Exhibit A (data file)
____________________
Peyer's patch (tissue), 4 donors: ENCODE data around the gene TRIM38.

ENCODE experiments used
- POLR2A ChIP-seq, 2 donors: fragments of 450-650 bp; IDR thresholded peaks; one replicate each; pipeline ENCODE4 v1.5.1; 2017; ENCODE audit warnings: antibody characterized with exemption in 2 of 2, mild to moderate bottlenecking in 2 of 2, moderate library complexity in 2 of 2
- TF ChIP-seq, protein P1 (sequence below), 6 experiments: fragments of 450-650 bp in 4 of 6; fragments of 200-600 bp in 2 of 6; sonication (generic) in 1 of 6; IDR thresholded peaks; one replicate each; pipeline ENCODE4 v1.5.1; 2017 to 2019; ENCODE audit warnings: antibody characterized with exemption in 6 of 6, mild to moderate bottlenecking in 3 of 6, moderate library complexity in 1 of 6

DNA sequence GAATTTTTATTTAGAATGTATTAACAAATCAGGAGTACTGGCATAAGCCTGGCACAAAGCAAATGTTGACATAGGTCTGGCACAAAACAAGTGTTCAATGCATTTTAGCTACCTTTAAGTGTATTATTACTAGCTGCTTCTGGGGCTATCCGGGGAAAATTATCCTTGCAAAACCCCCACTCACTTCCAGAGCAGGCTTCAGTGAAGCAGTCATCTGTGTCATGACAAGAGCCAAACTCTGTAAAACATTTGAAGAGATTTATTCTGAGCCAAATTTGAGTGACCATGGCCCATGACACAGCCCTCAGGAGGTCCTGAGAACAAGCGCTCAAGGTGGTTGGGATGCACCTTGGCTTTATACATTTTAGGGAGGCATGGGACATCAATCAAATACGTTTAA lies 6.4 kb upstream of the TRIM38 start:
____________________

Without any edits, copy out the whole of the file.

Peyer's patch (tissue), 4 donors: ENCODE data around the gene TRIM38.

ENCODE experiments used
- POLR2A ChIP-seq, 2 donors: fragments of 450-650 bp; IDR thresholded peaks; one replicate each; pipeline ENCODE4 v1.5.1; 2017; ENCODE audit warnings: antibody characterized with exemption in 2 of 2, mild to moderate bottlenecking in 2 of 2, moderate library complexity in 2 of 2
- TF ChIP-seq, protein P1 (sequence below), 6 experiments: fragments of 450-650 bp in 4 of 6; fragments of 200-600 bp in 2 of 6; sonication (generic) in 1 of 6; IDR thresholded peaks; one replicate each; pipeline ENCODE4 v1.5.1; 2017 to 2019; ENCODE audit warnings: antibody characterized with exemption in 6 of 6, mild to moderate bottlenecking in 3 of 6, moderate library complexity in 1 of 6

DNA sequence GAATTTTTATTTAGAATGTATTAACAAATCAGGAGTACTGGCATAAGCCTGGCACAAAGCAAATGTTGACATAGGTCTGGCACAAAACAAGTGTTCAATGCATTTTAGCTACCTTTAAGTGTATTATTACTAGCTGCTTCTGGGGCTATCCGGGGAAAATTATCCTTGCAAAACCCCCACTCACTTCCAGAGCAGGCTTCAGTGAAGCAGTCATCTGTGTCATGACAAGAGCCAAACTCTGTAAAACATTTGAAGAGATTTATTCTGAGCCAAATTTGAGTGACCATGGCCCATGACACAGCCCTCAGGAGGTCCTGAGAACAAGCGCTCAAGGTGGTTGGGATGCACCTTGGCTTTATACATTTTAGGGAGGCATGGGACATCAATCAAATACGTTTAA lies 6.4 kb upstream of the TRIM38 start: